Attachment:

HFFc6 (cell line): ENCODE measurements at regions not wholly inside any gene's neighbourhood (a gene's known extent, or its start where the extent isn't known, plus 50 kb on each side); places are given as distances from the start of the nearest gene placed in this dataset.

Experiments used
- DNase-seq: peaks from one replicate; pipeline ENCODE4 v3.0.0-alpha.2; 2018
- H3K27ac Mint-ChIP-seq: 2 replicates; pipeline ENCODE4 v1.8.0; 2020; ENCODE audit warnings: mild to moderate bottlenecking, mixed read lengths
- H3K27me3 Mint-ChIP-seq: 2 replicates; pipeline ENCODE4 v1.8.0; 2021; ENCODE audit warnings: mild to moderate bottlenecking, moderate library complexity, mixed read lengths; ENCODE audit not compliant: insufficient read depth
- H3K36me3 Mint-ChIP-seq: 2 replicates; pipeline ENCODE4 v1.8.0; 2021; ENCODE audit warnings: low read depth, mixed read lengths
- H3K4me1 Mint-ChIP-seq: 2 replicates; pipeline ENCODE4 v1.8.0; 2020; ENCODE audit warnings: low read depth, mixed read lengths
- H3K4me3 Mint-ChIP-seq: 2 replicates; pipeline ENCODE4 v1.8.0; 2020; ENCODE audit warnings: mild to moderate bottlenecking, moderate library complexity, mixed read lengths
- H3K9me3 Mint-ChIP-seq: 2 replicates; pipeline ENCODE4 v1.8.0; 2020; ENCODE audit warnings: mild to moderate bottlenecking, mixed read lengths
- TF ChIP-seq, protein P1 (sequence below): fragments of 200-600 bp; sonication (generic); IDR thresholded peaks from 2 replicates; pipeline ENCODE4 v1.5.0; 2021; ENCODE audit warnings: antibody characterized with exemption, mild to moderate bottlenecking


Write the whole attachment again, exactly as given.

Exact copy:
HFFc6 (cell line): ENCODE measurements at regions not wholly inside any gene's neighbourhood (a gene's known extent, or its start where the extent isn't known, plus 50 kb on each side); places are given as distances from the start of the nearest gene placed in this dataset.

Experiments used
- DNase-seq: peaks from one replicate; pipeline ENCODE4 v3.0.0-alpha.2; 2018
- H3K27ac Mint-ChIP-seq: 2 replicates; pipeline ENCODE4 v1.8.0; 2020; ENCODE audit warnings: mild to moderate bottlenecking, mixed read lengths
- H3K27me3 Mint-ChIP-seq: 2 replicates; pipeline ENCODE4 v1.8.0; 2021; ENCODE audit warnings: mild to moderate bottlenecking, moderate library complexity, mixed read lengths; ENCODE audit not compliant: insufficient read depth
- H3K36me3 Mint-ChIP-seq: 2 replicates; pipeline ENCODE4 v1.8.0; 2021; ENCODE audit warnings: low read depth, mixed read lengths
- H3K4me1 Mint-ChIP-seq: 2 replicates; pipeline ENCODE4 v1.8.0; 2020; ENCODE audit warnings: low read depth, mixed read lengths
- H3K4me3 Mint-ChIP-seq: 2 replicates; pipeline ENCODE4 v1.8.0; 2020; ENCODE audit warnings: mild to moderate bottlenecking, moderate library complexity, mixed read lengths
- H3K9me3 Mint-ChIP-seq: 2 replicates; pipeline ENCODE4 v1.8.0; 2020; ENCODE audit warnings: mild to moderate bottlenecking, mixed read lengths
- TF ChIP-seq, protein P1 (sequence below): fragments of 200-600 bp; sonication (generic); IDR thresholded peaks from 2 replicates; pipeline ENCODE4 v1.5.0; 2021; ENCODE audit warnings: antibody characterized with exemption, mild to moderate bottlenecking